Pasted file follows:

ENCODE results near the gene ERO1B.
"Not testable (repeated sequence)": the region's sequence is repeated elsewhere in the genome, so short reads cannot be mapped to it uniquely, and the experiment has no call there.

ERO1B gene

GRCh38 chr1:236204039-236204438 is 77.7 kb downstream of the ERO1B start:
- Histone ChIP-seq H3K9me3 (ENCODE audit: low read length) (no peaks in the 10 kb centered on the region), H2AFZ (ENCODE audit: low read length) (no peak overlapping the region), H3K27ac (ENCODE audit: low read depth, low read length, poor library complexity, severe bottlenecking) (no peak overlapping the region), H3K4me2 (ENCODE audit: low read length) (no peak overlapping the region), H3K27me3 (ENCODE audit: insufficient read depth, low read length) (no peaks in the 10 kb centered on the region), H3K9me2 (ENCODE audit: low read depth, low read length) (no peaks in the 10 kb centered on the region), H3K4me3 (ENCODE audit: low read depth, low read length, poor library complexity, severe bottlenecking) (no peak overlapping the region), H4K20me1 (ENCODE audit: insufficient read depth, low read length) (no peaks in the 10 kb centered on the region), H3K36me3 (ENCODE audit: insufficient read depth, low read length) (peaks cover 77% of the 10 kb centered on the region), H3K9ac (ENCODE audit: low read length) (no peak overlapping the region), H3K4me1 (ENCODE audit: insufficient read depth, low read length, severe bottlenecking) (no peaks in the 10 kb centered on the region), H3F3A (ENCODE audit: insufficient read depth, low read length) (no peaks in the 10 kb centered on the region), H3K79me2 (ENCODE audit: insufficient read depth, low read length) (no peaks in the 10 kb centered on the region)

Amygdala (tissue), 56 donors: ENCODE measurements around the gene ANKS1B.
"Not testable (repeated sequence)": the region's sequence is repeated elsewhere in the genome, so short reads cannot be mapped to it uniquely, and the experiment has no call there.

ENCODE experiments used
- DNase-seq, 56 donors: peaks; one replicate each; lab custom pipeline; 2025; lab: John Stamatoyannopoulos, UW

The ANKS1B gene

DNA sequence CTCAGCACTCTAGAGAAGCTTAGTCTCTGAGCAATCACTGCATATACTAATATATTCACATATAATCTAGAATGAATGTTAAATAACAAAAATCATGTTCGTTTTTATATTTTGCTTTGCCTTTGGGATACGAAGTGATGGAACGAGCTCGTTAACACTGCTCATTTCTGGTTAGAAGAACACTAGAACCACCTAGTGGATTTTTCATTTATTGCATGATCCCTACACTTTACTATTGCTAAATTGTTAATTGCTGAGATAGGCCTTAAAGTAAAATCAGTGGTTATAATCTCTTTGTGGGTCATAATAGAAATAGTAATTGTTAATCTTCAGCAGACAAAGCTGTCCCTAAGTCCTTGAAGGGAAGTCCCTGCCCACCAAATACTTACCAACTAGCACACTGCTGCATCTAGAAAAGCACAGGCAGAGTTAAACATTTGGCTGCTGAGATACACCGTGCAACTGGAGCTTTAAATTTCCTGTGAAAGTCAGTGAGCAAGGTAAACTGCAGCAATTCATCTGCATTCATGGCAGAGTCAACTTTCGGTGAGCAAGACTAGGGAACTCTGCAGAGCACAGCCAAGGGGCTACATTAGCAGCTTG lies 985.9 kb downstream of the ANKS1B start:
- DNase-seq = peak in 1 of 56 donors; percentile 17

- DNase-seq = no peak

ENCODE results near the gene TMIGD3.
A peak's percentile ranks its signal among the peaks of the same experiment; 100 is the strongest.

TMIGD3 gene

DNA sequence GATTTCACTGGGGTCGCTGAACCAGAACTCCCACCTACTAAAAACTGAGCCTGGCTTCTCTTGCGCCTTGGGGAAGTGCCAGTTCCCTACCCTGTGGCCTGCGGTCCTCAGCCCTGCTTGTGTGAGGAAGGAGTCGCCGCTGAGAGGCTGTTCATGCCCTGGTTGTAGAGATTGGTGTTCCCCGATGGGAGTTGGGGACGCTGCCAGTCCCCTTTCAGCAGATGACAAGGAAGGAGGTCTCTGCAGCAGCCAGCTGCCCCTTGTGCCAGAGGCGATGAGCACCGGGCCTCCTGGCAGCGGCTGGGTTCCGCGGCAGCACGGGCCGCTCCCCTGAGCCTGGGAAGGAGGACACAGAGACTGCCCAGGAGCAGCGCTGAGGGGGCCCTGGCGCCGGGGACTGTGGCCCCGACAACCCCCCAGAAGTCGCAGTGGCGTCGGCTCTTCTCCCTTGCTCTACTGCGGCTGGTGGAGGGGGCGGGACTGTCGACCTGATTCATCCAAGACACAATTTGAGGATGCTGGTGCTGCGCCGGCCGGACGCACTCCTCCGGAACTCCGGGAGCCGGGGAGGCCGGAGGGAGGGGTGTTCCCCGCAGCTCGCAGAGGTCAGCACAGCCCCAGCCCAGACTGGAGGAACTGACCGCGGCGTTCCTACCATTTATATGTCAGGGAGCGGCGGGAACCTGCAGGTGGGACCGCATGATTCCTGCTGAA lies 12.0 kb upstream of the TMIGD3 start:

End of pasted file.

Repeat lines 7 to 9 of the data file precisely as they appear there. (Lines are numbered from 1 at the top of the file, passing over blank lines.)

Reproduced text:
"Not testable (repeated sequence)": the region's sequence is repeated elsewhere in the genome, so short reads cannot be mapped to it uniquely, and the experiment has no call there.

ENCODE experiments used
- DNase-seq, 56 donors: peaks; one replicate each; lab custom pipeline; 2025; lab: John Stamatoyannopoulos, UW